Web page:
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 Plate Tectonic Stories

Causeway Coast, Northern Ireland

Giants Causeway at dusk

Giants Causeway: © Sarah Boulton

The Giant’s Causeway and Causeway Coast World Heritage Site was designated by UNESCO in 1986 and is one of very few World Heritage Sites that have been awarded this status for their geological heritage. Most people assume that World Heritage Site designation was awarded to the Giant’s Causeway was because of the world-famous columnar basalts for which the site is best known. However, the story is much more than that and the features of the WHS, in particular the strata exposed in the cliff faces have been key to shaping the understanding of activity in the Earth’s geological history. Specifically from around 60 million years ago at the beginning of the Palaeogene period as a result of the opening of the North Atlantic Ocean. 

At the beginning of the Palaeogene period, as the North American Plate moved apart from the Eurasian Plate, crustal stretching and thinning occurred leading to widespread volcanic activity in Northern Ireland and western Scotland. In Northern Ireland, an initial cycle of volcanism lead to the outpouring of lava that resulted in the Lower Basalt Formation, a thick sequence of lavas that covered the exposed Cretaceous limestone landscape. These lava flows covered a significant part of the north-east of the island of Ireland and form the lower part of the Antrim Plateau.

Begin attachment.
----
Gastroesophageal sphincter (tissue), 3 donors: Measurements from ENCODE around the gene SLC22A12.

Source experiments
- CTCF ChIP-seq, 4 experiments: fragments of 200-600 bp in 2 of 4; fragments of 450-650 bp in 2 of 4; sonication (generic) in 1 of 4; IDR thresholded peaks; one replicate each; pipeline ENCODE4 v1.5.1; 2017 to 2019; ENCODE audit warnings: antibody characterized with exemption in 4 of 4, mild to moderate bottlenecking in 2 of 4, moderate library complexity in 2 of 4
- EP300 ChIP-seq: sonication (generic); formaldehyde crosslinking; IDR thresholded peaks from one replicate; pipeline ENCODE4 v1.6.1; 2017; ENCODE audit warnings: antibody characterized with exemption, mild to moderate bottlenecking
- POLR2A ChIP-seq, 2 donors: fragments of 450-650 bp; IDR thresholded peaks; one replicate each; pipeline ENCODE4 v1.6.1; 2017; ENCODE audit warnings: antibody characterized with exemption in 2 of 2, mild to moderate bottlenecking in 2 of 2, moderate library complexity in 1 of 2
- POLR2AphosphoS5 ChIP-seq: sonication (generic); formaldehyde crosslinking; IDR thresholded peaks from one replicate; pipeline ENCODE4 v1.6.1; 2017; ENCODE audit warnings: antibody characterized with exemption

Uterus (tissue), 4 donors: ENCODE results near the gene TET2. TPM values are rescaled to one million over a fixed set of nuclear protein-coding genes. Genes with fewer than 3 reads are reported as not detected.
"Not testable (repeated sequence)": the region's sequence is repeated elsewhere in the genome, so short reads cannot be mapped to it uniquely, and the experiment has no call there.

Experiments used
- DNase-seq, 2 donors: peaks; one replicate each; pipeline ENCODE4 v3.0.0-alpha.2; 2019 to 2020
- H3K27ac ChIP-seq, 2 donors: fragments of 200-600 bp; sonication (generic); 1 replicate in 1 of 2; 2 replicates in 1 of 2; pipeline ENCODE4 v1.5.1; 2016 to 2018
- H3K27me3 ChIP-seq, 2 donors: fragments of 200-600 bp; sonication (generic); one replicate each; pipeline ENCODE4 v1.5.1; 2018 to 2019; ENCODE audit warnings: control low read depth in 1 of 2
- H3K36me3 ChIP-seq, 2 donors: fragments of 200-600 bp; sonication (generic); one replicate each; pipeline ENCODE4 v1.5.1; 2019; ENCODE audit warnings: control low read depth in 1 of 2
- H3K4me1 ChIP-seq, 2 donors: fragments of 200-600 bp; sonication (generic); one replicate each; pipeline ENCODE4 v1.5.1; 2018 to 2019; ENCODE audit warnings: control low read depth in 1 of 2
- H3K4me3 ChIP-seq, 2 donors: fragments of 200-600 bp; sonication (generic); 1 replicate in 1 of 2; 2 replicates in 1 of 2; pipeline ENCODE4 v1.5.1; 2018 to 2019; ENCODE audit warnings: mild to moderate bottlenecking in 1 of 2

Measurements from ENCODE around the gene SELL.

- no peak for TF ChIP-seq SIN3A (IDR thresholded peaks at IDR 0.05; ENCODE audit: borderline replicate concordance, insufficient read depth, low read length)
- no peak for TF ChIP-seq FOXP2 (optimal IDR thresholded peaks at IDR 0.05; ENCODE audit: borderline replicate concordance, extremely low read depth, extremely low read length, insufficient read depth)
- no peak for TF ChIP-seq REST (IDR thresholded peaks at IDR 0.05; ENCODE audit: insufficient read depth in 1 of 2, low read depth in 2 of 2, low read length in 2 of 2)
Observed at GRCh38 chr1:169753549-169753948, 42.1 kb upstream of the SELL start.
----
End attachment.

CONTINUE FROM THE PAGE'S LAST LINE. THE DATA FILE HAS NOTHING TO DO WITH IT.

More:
Giants Causeway large image 
  Giant's Causeway: ©Tourism Northern Ireland

A period of volcanic quiescence at the end of this first cycle is marked by the development of thick laterite beds (clay layers formed by weathering igneous rocks) as the exposed lava flows, now basalt, developed a thick layer of vegetation cover and were subsequently deeply weathered. This period of quiescence was also long enough to allow the formation of extensive river valleys by erosion. This dormant phase was interrupted in north Antrim by the eruption of the Causeway Tholeiite lavas within a block bounded by the Tow Valley Fault to the SE of the Causeway Coast and the Foyle Fault trending down Lough Foyle to the NW. This first flow of this eruptive phase buried the deeply-weathered, or laterized Lower Basalt surface and where river valleys had existed on this landscape the lava was ponded to greater depths than normal. One such valley was at the Giant’s Causeway where the first flow is almost 100m thick due to ponding against the valley sides. The cooling of this thick body of lava led to the formation of a complex set of cooling joints forming spectacular and often very regular columns. 

The coastal sections at the Giant’s Causeway and Causeway Coast allow for the general visitor to see both the Lower Basalt Formation and the Causeway Tholeiite Lavas and see the evidence for ancient volcanic activity associated with the diverging tectonic plates of North America and Eurasia some 60 million years ago. 

Twinned with: Cascade du Ray, France

The iconic basalt columnar jointing seen at Giant’s Causeway can also be seen at a number of locations around the world. One of the most spectacular settings is the Cascade du Ray-Pic waterfalls in the Ardeche, France where the water falls over a stunning outcrop of basaltic columnar jointing, similar to that seen at Giant’s Causeway, though younger in age...continue reading

Giants Causeway large image